* What of the potential for bitter internal friction within these very communities? If communities with a strong religious component are accorded any type of legal authority, which Judaism, which Islam will actually prevail?
In such a context, it is all too easy to imagine a simple spark lighting the re-emergence of an ethno-religious state, to say nothing of the potentially crippling impact on everyday functions of the state. At best we would likely end up with yet another perpetually handicapped, confessional state along the lines of the government of the Lebanon.
Individual liberties at risk
From an anthropological point of view, the individual, regardless of political power, is attached by “organic” links to a given community. This attachment is cultural, not legal. A secular state does not attribute a legal status to ancestral cultural practices. For example, the law of the state should neither prevent nor encourage marriage either within or outside the ‘community’ nor should it forbid communitarian expressions, but it is duty-bound to take away the monopoly of confessional institutions over areas such as marriage and family law (divorce, custody, child and spousal support and inheritance). These inherited institutions would no longer have the exclusive right to celebrate and register marriage contracts.
While celebrating cultural expression of all kinds, including communitarian, we see decreeing community affiliation as part and parcel of one’s status vis-à-vis the state, as incompatible with true democracy. Using ‘community’ as a defining sociological basis for citizenship, rather than only the individual person, directly contradicts the concept of ‘citizenship of person’ defined as ‘a legal member of a sovereign state or belonging to a nation.’ Citizenship is an entirely different concept than that of belonging to a community and the two must be distinguished legally in the clearest possible terms. How is this to be accomplished in a state organized around national, ethnic and religious ‘communities’?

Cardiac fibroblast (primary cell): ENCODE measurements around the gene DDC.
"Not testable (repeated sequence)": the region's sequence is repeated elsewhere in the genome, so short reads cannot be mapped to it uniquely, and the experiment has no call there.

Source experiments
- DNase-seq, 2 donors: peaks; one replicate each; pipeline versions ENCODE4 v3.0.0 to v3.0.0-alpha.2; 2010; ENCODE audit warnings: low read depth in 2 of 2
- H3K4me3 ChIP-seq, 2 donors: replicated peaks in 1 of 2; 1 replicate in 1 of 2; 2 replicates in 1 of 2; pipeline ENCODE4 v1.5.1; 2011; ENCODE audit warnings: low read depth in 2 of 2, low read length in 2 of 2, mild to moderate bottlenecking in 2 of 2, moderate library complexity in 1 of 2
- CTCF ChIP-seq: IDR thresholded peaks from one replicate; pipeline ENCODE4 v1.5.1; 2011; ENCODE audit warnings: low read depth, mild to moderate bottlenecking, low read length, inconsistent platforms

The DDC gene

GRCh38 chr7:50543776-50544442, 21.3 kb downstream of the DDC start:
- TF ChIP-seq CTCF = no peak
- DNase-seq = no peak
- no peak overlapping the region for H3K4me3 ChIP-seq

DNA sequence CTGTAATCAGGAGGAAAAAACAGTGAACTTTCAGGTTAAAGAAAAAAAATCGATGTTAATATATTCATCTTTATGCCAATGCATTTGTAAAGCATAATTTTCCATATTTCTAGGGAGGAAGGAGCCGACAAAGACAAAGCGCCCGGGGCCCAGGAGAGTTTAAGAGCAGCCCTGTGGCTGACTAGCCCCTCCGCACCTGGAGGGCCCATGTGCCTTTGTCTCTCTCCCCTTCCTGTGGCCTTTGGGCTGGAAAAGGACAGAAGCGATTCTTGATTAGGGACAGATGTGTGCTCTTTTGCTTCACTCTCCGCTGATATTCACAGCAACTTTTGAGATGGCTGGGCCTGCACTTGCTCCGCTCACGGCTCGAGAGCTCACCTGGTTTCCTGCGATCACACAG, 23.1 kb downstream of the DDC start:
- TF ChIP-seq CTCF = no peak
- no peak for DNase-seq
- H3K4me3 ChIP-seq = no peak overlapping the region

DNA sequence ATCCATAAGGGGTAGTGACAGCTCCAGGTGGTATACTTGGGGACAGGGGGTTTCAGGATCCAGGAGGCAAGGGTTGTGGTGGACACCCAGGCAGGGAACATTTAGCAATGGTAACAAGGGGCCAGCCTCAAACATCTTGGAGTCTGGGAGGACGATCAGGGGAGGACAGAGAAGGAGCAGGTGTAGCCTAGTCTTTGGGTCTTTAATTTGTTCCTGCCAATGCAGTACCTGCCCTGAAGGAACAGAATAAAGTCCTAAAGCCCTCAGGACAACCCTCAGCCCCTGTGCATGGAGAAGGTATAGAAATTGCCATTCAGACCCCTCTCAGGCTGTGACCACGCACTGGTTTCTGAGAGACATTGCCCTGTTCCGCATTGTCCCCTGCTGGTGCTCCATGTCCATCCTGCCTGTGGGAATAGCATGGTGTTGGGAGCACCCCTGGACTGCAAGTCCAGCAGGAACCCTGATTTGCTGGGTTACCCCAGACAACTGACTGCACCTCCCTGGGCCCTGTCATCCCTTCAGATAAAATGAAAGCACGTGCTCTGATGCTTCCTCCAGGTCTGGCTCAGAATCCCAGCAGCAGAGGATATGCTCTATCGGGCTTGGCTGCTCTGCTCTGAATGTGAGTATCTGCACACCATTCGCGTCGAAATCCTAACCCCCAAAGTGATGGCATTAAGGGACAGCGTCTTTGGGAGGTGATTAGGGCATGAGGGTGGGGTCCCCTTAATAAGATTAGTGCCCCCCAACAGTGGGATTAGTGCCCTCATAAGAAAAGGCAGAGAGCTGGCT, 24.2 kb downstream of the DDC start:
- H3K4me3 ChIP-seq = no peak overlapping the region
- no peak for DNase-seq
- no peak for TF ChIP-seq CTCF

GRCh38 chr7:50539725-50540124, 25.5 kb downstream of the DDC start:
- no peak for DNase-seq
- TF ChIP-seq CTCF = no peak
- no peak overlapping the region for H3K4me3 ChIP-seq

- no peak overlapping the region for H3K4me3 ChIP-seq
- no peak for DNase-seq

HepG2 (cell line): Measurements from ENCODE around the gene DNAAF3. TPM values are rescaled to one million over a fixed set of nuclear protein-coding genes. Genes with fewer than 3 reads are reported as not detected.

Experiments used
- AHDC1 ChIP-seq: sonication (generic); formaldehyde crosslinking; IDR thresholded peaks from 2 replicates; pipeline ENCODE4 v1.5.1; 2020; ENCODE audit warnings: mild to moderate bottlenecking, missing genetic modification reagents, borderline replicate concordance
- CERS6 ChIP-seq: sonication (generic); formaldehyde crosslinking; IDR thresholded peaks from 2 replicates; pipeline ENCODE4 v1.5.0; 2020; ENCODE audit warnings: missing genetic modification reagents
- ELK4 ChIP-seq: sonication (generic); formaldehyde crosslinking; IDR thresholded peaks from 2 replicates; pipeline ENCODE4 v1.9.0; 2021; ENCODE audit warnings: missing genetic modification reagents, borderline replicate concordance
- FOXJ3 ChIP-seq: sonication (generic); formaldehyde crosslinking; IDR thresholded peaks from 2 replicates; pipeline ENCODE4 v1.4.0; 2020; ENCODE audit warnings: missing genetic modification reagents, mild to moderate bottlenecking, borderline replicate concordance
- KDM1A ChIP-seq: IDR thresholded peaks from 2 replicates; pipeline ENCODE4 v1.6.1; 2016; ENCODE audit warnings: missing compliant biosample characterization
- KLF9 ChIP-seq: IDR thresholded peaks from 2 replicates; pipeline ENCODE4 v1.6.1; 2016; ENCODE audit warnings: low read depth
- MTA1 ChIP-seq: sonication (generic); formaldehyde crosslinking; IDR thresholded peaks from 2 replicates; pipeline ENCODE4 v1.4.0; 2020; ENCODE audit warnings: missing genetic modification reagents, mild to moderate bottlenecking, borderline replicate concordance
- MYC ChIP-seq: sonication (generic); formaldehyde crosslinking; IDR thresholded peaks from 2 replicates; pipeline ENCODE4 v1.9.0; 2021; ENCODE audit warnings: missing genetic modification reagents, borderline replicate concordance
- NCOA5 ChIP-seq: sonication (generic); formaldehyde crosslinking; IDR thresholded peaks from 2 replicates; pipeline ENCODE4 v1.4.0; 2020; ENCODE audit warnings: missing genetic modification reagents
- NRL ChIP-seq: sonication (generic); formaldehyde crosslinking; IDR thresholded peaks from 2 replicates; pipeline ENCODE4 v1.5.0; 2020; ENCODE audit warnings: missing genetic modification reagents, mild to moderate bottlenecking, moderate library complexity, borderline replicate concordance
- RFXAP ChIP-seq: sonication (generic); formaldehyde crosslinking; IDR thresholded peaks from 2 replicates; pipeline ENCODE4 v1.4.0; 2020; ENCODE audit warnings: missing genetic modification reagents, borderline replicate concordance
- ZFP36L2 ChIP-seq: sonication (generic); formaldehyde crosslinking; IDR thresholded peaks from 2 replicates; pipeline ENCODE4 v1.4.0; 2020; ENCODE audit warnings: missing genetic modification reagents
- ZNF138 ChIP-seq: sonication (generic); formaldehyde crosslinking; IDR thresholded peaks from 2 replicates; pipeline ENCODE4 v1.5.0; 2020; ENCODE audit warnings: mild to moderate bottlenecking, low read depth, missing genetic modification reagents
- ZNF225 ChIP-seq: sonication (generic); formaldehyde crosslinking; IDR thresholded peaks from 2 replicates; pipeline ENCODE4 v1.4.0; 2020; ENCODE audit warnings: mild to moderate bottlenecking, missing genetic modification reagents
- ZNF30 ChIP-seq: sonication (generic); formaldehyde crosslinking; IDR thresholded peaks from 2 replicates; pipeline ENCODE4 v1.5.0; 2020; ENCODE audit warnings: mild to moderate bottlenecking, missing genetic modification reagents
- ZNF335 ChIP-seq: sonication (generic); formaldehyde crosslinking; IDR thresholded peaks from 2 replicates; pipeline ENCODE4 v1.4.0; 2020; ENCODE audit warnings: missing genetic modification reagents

Moreover, if we do not clearly establish the legal dominance of the secular, civil state from the start, how are we to avoid seeing religious laws maintain their authority within religious communities? According to Halper, “what is left unsaid is that religious law (halakhah, sharia, ecclesiastical law) may continue to pertain within its religious communities, …. but will accompany, not displace, civil law where people choose to observe it.” But where will the lines be drawn? This becomes doubly problematic for a state which refuses to identify itself as secular and doubly dangerous because we know that religious communities and their political parties are infected by the germ of totalitarianism (see the recent extension of the competences of the rabbinic courts)?
Our fear is to see communitarian and religious institutions dominating the daily life of their individual members in the name of ‘community rights’. This would be purely and simply liberticidal for the individual citizen who does not want to be held “prisoner” by his or her community and would be especially dangerous for women, the first victims of misogynist and patriarchal laws. Endowing local communities with “state powers” means potentially sanctioning discriminatory regulations and attitudes towards women. Is this a risk we want to take?
This is just one reason why a fully democratic state must be clearly and unashamedly secular and why we believe that any state that is not defined as such, is quite simply not a democracy. Only a secular state provides lasting protection and guarantees fundamental freedoms for the individual. On the one hand, it provides balance between the civil rights of each and every citizen, without particular attributes and equal to every other, all the while belonging (or not) to a particular community and living according to his or her personal convictions on the other.
Secularism as a means of dismantling Zionism’s hold over Judaism
In parallel with the project of “expropriating” the land of Palestine, Zionist ideologues transformed Judaism into a national myth so as to provide the Zionist-colonialist project with a ready-made pretext for establishing a “Jewish nation-state” on the “heavenly promised land”. By assigning an imaginary “national” geography to Judaic religious symbols, the Zionists ‘cloning’ of the European national model (with its colonial and racial discourse) became complete.
We see the politicization of religion and its spiritual dimensions, the transformation of a spiritual faith (whether of Judaism or any other religion) into a “nationality” as a perversion of religion. The reversal of this process is also what we expect from the OSDS movement. A secular state of non-nationalist citizenship would restore to the Jewish religion its basic inclinations and vocations by “depoliticizing” it and simultaneously allow civil society of that country to unify around a coherent and single identity, thus breaking with the last seventy years of perpetual conflict along contrived, communitarian lines.